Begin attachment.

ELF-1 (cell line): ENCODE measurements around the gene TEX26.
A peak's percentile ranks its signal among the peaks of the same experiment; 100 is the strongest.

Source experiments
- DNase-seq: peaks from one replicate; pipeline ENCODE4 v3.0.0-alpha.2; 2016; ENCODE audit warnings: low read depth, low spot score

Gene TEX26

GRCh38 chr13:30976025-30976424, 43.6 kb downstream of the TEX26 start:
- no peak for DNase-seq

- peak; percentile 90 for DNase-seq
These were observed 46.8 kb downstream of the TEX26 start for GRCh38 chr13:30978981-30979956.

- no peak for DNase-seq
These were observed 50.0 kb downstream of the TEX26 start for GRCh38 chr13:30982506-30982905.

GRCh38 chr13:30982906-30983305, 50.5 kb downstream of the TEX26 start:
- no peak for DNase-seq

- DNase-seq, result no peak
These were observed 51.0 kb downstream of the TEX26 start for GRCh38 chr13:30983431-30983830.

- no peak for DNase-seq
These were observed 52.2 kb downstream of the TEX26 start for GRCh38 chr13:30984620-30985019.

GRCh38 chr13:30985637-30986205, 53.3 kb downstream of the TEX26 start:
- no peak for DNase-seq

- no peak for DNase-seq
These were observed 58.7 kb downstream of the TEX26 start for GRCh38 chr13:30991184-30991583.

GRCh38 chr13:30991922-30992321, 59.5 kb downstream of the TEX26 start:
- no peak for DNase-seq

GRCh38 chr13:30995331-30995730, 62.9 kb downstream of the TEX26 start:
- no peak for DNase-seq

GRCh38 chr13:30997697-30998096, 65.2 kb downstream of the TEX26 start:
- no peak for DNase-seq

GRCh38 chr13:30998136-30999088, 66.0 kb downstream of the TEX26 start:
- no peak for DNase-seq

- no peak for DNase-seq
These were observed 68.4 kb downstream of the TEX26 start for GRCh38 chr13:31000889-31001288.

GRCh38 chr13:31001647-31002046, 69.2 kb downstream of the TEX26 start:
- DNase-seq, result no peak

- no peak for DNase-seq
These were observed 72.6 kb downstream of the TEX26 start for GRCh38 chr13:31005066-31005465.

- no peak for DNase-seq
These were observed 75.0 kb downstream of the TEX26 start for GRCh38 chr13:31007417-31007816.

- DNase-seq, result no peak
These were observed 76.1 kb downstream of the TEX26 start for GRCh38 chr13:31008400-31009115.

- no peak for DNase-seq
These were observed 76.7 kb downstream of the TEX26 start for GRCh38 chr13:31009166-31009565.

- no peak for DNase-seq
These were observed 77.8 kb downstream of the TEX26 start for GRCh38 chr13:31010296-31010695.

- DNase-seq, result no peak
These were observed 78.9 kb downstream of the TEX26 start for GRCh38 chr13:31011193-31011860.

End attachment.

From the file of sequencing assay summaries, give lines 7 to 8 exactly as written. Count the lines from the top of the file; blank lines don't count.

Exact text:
- no peak for DNase-seq

- peak; percentile 90 for DNase-seq